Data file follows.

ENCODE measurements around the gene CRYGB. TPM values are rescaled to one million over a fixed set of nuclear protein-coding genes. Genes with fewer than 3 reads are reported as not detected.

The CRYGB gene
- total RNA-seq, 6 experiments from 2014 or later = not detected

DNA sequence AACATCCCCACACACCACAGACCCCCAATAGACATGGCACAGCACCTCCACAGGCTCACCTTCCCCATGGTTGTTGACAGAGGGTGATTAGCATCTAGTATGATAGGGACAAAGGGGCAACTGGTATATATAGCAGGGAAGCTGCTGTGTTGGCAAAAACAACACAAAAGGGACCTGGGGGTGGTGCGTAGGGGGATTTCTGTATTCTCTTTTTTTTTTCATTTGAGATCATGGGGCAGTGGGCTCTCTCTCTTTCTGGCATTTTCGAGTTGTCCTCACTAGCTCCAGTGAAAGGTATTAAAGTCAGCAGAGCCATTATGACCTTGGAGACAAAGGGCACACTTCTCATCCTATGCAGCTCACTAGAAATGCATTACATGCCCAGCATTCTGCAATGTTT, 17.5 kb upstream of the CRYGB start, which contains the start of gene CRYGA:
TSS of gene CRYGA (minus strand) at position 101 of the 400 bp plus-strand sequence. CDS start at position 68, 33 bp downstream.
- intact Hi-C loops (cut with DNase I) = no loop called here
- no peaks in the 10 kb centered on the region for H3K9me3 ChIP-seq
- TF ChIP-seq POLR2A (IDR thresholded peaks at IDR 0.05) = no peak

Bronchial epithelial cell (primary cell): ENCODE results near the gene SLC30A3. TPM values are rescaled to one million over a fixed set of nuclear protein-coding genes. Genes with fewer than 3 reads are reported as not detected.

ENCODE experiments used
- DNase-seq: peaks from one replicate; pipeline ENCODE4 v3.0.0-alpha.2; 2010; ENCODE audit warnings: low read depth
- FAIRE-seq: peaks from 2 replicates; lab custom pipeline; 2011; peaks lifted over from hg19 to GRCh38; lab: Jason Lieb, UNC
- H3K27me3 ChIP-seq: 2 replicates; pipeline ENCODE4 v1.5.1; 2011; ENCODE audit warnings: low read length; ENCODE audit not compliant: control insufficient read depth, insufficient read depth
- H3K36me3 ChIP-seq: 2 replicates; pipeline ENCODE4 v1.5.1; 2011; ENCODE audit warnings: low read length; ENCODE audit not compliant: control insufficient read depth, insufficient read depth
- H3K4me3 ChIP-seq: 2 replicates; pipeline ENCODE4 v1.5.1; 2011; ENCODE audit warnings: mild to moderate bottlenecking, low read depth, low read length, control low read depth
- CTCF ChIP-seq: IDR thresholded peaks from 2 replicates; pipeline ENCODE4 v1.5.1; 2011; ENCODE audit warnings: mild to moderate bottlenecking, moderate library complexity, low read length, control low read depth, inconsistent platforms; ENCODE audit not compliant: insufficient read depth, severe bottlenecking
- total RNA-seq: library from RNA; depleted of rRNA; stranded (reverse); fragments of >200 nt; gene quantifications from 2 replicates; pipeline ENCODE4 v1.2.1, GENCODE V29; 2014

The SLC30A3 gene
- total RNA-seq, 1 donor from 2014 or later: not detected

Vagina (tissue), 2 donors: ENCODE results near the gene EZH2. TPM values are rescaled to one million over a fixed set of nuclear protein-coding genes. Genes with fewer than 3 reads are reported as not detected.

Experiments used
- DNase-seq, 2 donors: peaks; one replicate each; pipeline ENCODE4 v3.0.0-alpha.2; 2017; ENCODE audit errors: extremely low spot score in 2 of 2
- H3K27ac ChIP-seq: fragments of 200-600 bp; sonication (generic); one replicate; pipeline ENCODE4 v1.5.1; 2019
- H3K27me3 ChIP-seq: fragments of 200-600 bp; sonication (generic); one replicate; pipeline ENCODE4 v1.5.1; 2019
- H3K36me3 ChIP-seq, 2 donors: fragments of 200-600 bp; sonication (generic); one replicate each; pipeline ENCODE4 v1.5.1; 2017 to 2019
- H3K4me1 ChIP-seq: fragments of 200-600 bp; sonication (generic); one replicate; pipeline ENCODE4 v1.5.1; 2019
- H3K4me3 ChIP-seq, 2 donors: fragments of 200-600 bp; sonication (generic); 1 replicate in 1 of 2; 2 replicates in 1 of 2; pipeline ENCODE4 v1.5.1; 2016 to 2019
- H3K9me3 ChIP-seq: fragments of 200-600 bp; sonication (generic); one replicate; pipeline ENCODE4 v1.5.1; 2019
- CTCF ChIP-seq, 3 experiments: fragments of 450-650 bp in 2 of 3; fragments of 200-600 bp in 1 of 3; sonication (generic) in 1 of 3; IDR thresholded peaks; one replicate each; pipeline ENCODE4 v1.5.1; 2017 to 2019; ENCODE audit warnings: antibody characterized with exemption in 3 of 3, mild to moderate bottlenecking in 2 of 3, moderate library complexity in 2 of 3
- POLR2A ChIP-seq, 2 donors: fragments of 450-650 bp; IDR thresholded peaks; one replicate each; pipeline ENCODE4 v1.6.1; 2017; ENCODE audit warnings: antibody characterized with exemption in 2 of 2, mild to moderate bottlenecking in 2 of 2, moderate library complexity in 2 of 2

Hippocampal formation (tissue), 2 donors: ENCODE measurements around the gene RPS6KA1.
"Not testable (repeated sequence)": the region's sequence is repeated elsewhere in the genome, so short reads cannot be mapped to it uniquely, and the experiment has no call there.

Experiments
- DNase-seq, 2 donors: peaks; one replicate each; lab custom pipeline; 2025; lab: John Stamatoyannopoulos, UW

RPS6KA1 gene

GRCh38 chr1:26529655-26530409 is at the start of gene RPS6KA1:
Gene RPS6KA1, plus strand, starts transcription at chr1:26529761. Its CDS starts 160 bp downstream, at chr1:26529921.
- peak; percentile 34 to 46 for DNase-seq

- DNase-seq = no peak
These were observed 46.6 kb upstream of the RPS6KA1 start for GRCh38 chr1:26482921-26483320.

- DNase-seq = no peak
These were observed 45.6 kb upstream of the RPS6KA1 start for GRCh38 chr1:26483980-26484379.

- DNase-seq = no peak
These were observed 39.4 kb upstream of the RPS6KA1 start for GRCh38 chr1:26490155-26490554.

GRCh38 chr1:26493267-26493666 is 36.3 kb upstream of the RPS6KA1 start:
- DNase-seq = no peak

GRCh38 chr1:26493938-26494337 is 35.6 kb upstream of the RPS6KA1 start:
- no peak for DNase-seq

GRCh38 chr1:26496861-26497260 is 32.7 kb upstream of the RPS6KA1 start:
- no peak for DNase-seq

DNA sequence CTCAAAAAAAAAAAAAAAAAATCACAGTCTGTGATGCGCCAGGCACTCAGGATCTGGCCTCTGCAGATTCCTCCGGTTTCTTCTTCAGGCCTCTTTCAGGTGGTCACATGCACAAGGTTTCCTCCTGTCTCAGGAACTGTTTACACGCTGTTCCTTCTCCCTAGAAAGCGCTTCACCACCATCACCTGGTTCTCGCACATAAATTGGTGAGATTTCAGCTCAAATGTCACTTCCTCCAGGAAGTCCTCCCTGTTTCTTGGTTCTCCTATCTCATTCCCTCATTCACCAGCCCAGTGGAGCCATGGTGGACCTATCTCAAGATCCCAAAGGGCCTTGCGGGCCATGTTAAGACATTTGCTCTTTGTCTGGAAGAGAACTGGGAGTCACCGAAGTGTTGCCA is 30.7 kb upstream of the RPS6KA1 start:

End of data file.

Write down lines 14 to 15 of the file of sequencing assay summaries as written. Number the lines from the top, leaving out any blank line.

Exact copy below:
- H3K36me3 ChIP-seq: 2 replicates; pipeline ENCODE4 v1.5.1; 2011; ENCODE audit warnings: low read length; ENCODE audit not compliant: control insufficient read depth, insufficient read depth
- H3K4me3 ChIP-seq: 2 replicates; pipeline ENCODE4 v1.5.1; 2011; ENCODE audit warnings: mild to moderate bottlenecking, low read depth, low read length, control low read depth